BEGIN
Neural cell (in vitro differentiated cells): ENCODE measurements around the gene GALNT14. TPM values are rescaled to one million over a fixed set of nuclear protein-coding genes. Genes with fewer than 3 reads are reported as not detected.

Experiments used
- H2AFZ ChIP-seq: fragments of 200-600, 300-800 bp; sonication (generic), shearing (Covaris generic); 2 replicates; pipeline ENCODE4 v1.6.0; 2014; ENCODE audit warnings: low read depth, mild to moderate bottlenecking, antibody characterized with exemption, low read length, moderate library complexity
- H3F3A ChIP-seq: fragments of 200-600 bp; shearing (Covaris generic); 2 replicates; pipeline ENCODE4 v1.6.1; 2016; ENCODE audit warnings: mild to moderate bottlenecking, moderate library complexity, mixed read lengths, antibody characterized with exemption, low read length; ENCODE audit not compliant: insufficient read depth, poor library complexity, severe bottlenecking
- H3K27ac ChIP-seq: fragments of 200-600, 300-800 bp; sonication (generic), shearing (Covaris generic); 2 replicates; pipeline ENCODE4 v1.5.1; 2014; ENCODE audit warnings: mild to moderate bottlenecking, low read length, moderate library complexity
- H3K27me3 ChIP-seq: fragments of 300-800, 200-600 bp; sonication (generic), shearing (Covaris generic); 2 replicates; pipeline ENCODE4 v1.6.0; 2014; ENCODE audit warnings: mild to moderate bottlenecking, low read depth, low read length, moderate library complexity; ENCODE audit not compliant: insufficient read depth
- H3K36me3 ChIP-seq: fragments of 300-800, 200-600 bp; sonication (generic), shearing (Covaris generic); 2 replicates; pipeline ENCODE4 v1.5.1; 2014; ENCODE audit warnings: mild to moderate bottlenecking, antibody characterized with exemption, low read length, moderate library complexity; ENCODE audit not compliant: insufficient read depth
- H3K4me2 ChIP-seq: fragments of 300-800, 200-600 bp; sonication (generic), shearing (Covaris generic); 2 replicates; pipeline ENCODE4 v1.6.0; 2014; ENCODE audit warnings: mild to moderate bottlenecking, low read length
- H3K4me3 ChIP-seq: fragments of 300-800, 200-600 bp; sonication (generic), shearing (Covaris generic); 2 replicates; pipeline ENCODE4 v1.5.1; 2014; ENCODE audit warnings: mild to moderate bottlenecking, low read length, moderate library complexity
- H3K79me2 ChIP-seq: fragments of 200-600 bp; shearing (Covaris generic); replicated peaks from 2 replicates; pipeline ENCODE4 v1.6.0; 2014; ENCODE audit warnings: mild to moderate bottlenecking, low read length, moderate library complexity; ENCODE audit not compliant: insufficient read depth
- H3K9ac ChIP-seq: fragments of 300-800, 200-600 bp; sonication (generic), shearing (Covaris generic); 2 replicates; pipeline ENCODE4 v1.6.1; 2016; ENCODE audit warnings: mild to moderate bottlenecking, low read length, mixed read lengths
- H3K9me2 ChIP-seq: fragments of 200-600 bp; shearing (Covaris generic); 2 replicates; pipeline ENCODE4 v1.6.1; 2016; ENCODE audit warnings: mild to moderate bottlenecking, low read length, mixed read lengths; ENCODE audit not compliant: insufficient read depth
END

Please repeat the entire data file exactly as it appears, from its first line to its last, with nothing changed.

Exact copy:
Neural cell (in vitro differentiated cells): ENCODE measurements around the gene GALNT14. TPM values are rescaled to one million over a fixed set of nuclear protein-coding genes. Genes with fewer than 3 reads are reported as not detected.

Experiments used
- H2AFZ ChIP-seq: fragments of 200-600, 300-800 bp; sonication (generic), shearing (Covaris generic); 2 replicates; pipeline ENCODE4 v1.6.0; 2014; ENCODE audit warnings: low read depth, mild to moderate bottlenecking, antibody characterized with exemption, low read length, moderate library complexity
- H3F3A ChIP-seq: fragments of 200-600 bp; shearing (Covaris generic); 2 replicates; pipeline ENCODE4 v1.6.1; 2016; ENCODE audit warnings: mild to moderate bottlenecking, moderate library complexity, mixed read lengths, antibody characterized with exemption, low read length; ENCODE audit not compliant: insufficient read depth, poor library complexity, severe bottlenecking
- H3K27ac ChIP-seq: fragments of 200-600, 300-800 bp; sonication (generic), shearing (Covaris generic); 2 replicates; pipeline ENCODE4 v1.5.1; 2014; ENCODE audit warnings: mild to moderate bottlenecking, low read length, moderate library complexity
- H3K27me3 ChIP-seq: fragments of 300-800, 200-600 bp; sonication (generic), shearing (Covaris generic); 2 replicates; pipeline ENCODE4 v1.6.0; 2014; ENCODE audit warnings: mild to moderate bottlenecking, low read depth, low read length, moderate library complexity; ENCODE audit not compliant: insufficient read depth
- H3K36me3 ChIP-seq: fragments of 300-800, 200-600 bp; sonication (generic), shearing (Covaris generic); 2 replicates; pipeline ENCODE4 v1.5.1; 2014; ENCODE audit warnings: mild to moderate bottlenecking, antibody characterized with exemption, low read length, moderate library complexity; ENCODE audit not compliant: insufficient read depth
- H3K4me2 ChIP-seq: fragments of 300-800, 200-600 bp; sonication (generic), shearing (Covaris generic); 2 replicates; pipeline ENCODE4 v1.6.0; 2014; ENCODE audit warnings: mild to moderate bottlenecking, low read length
- H3K4me3 ChIP-seq: fragments of 300-800, 200-600 bp; sonication (generic), shearing (Covaris generic); 2 replicates; pipeline ENCODE4 v1.5.1; 2014; ENCODE audit warnings: mild to moderate bottlenecking, low read length, moderate library complexity
- H3K79me2 ChIP-seq: fragments of 200-600 bp; shearing (Covaris generic); replicated peaks from 2 replicates; pipeline ENCODE4 v1.6.0; 2014; ENCODE audit warnings: mild to moderate bottlenecking, low read length, moderate library complexity; ENCODE audit not compliant: insufficient read depth
- H3K9ac ChIP-seq: fragments of 300-800, 200-600 bp; sonication (generic), shearing (Covaris generic); 2 replicates; pipeline ENCODE4 v1.6.1; 2016; ENCODE audit warnings: mild to moderate bottlenecking, low read length, mixed read lengths
- H3K9me2 ChIP-seq: fragments of 200-600 bp; shearing (Covaris generic); 2 replicates; pipeline ENCODE4 v1.6.1; 2016; ENCODE audit warnings: mild to moderate bottlenecking, low read length, mixed read lengths; ENCODE audit not compliant: insufficient read depth